The White House also said that the U.S. stance against Cuba alienated Washington from “regional and international partners.” That alienation has been particularly apparent in Latin America, which long ago rejected U.S. insistence that it continue isolating Cuba. One senior administration official described U.S. policy on Cuba as “an albatross around the neck of the United States in the hemisphere and around the world.”
Debate at the last Summit of the Americas, held in 2012 in Colombia, was dominated by criticism of the U.S. stance on Cuba. Ejected from the Organization of American States at U.S. urging in 1962, Cuba has been invited to attend the next summit, in April, by Panama, the host government. Obama also plans to attend.
Many Republicans were sharply critical of what House Speaker John A. Boehner (R-Ohio) called Obama’s “mindless concessions” to Cuba and what others referred to as “appeasement.”
Sen. Robert Menendez (N.J.), the Democratic chairman of the Senate Foreign Relations Committee and one of several Cuban American lawmakers to denounce the deal, said it will “invite further belligerence toward Cuba’s opposition movement and the hardening of the government’s dictatorial hold on its people.”
Sen. Marco Rubio (R-Fla.) called the announcement “just the latest in a long line of failed attempts by President Obama to appease rogue regimes at all cost.”
But Democrats generally, and some Republicans, applauded the moves.
“Having diplomatic relations is far more likely to achieve the ends that we seek than trying to cook up programs like the one that ultimately got [Gross] in prison,” said Sen. Jeff Flake (R-Ariz.). Gross was sent to Cuba to secretly distribute Internet equipment to Jewish community groups, part of a congressionally mandated program to encourage Cuban democracy.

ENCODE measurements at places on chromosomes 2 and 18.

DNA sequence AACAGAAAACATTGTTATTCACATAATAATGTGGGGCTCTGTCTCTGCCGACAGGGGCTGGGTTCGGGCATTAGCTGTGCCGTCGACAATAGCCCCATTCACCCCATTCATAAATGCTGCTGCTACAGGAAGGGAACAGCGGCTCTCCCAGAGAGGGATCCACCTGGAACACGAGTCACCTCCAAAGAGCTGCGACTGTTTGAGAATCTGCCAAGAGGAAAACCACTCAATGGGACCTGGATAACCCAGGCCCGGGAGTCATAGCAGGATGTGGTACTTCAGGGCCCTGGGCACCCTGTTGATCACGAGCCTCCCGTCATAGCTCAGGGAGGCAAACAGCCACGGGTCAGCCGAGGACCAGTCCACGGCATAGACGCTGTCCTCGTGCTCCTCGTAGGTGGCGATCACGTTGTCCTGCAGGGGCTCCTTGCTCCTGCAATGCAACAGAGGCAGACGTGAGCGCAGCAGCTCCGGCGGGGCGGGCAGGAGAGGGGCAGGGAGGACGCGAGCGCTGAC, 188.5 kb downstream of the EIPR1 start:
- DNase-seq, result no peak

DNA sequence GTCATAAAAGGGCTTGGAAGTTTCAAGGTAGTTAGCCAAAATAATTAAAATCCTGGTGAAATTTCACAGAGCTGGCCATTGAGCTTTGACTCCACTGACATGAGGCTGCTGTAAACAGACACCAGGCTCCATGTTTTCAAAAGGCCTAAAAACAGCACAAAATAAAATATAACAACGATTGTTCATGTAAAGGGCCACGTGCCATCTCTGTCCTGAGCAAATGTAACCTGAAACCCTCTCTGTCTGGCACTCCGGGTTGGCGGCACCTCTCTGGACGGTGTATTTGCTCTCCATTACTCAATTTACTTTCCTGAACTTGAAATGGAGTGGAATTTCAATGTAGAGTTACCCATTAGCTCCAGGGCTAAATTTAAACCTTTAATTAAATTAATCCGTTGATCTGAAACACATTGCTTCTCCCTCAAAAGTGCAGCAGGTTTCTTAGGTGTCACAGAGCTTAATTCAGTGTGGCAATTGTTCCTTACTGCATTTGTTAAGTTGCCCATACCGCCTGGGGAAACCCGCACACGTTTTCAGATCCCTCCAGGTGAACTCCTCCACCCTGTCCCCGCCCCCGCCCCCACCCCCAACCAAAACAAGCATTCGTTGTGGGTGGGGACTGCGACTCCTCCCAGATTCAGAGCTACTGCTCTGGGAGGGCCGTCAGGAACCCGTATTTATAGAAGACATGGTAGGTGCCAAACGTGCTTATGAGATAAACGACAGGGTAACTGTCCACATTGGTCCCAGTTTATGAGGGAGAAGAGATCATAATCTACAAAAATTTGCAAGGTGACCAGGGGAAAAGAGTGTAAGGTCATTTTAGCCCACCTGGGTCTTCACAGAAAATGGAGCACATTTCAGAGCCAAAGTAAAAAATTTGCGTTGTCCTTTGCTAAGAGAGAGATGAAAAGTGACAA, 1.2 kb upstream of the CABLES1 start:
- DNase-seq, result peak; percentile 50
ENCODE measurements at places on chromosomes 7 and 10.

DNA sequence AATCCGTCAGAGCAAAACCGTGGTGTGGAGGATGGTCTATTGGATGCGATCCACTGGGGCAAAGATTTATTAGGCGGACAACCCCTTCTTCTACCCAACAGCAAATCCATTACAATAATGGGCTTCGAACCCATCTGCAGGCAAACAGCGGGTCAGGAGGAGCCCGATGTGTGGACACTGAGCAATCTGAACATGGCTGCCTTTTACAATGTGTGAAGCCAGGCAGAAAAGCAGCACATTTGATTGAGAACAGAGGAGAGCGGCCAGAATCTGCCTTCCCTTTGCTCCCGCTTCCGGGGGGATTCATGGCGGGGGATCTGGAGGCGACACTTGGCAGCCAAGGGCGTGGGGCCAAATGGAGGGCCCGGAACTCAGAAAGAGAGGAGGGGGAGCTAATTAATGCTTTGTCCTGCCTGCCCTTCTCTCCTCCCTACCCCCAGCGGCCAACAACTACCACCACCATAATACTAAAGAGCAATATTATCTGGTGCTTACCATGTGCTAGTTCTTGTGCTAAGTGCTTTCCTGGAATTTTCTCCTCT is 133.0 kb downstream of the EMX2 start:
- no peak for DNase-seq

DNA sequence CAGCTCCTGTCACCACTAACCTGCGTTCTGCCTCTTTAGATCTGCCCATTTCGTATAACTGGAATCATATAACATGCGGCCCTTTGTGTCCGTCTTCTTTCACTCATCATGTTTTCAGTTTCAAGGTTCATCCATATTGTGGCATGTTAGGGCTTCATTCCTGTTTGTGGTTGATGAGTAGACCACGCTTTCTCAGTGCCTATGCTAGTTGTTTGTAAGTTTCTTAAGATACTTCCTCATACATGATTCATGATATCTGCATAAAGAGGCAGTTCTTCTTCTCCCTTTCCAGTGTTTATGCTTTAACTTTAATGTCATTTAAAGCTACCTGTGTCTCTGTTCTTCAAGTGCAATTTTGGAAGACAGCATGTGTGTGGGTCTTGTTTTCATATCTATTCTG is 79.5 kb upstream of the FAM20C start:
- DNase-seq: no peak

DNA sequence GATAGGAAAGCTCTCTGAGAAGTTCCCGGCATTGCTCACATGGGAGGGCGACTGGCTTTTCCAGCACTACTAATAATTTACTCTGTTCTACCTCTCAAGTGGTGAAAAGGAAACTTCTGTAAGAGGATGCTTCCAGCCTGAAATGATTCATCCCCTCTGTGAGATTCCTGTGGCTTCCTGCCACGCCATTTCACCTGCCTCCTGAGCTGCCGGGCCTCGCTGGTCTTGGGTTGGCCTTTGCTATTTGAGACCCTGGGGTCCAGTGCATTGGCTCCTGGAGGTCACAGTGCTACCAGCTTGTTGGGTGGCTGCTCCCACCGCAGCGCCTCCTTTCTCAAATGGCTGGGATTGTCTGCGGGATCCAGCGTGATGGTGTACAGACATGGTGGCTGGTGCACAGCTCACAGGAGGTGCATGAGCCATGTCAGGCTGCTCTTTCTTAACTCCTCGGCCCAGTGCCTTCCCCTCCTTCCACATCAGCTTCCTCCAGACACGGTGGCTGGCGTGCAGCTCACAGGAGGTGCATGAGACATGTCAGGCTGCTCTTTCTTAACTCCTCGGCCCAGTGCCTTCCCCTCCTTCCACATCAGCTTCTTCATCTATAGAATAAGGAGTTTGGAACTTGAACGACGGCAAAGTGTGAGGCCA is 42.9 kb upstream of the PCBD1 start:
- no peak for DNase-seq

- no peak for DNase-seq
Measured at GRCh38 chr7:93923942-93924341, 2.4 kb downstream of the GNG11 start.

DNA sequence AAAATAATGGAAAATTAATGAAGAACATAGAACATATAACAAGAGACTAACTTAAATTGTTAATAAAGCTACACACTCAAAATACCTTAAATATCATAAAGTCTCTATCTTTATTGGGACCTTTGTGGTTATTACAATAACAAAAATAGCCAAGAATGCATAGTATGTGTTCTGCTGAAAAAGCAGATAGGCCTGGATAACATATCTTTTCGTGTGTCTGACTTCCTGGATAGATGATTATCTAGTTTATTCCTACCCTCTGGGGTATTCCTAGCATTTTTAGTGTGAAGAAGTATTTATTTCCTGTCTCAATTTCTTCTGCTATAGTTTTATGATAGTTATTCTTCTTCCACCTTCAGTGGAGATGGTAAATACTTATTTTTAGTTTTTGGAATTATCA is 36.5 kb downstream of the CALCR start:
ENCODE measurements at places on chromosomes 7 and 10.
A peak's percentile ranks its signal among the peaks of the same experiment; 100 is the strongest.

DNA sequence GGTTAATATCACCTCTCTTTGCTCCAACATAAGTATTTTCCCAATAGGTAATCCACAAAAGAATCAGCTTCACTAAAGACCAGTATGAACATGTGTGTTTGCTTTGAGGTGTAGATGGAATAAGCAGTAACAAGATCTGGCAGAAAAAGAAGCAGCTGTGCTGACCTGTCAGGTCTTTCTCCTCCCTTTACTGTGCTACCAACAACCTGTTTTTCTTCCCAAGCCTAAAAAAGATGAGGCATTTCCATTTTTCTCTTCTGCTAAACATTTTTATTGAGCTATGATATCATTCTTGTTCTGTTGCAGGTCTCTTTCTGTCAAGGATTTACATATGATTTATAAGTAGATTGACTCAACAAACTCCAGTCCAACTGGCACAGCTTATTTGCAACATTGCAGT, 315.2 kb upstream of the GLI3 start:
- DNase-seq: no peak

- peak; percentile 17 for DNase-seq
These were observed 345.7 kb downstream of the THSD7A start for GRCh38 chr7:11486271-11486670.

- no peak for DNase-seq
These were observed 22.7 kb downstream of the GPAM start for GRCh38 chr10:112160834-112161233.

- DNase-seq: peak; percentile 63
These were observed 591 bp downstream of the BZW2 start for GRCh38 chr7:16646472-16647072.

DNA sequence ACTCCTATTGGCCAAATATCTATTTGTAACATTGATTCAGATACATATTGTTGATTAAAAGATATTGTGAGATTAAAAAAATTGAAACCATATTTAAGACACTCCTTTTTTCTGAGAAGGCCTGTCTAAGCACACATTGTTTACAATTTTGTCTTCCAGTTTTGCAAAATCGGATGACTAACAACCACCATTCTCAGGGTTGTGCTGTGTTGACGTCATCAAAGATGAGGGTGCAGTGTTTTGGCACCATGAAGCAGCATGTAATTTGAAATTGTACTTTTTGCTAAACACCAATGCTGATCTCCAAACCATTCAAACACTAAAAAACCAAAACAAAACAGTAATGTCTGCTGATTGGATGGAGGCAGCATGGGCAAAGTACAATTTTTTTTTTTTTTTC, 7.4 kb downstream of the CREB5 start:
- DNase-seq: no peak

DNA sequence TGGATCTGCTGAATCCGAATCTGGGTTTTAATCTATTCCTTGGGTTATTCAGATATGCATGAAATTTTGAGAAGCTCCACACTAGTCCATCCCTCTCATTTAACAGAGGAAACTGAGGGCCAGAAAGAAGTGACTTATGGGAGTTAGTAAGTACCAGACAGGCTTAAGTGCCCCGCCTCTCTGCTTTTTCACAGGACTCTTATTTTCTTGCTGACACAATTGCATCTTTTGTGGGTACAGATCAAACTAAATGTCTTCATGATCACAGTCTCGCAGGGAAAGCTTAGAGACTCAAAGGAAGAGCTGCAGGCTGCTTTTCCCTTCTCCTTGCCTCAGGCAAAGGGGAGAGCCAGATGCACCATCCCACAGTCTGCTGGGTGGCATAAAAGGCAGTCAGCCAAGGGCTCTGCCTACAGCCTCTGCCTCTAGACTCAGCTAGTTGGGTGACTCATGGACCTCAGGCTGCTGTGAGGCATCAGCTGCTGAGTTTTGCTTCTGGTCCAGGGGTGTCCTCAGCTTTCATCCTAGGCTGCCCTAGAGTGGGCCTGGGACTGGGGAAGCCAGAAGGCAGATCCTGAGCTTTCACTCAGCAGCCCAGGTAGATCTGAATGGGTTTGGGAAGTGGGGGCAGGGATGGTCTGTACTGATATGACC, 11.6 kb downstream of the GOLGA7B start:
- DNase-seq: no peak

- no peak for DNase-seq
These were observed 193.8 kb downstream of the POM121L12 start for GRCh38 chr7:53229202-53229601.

Administration officials said that the reestablishment of relations was a “reciprocal” decision by both countries. But measures to expand commerce and Cuban American contacts, they said, were not “concessions” but unilateral decisions they believe will better accomplish U.S. goals of promoting democracy and openness in Cuba.
The officials said that they did not expect a strongly negative U.S. public reaction to the moves, citing changes in the political sentiments of a new generation of Cuban Americans.
In Cuba, church bells rang throughout Havana as the two presidents delivered their simultaneous addresses.
“Finally!” said Joseph Carlos Quintero, cheering the normalization announcement with fellow students on the University of Havana campus. Saying the vast majority of Cubans were “ecstatic” at the news, Quintero said that any thaw between the two countries would mean more money and more visits from Cubans in the United States.
“Everyone is talking about this right now,” Aline Rodriguez said as she stood in a long line for ice cream in Havana’s Coppelia Park. “And everyone is happy.”
The deal is a major diplomatic victory for Castro, 83, who has said he will step down in 2018.
Since taking over in 2006 from his ailing older brother Fidel — now 88 and all but disappeared from public life — Castro has repeated an offer to engage in direct conversations with Obama “as equals,” saying any issue would on the table.
But just as Obama’s hands were tied by the imprisonment of Gross, Cuba insisted that there would be no improvement of relations without the release of the imprisoned Cuban intelligence agents that Havana has championed as “anti-terrorism” heroes. The three were part of a group of five spies who were sent by Cuba in the 1990s to infiltrate anti-Castro exile groups in Miami.
After a series of hotel bombings in 1997 by anti-Castro militants targeting the island’s burgeoning tourism industry, Fidel Castro authorized Cuban officials to release information on the militant groups to U.S. investigators.
But the information Cuba provided helped American law enforcement detect the presence of the spies, ultimately leading to their arrests in 1998 and subsequent U.S. prison sentences. Fidel Castro was said to be personally anguished by their fate.
Gross, who was arrested in 2009, quickly became a bargaining chip. Convicted for “crimes against the state,” he was sentenced to 15 years and jailed at a military hospital. In recent months, he had refused medical care and diplomatic visits while threatening to take his own life.
Two of the five Cuban prisoners had already served much of their terms in prison and been released to Havana. The Justice Department said that Obama had commuted the sentences of the remaining three and that they had been delivered to Cuba by the U.S. Marshals Service.
Nick Miroff in San Diego and Maya Albanese in Havana contributed to this report.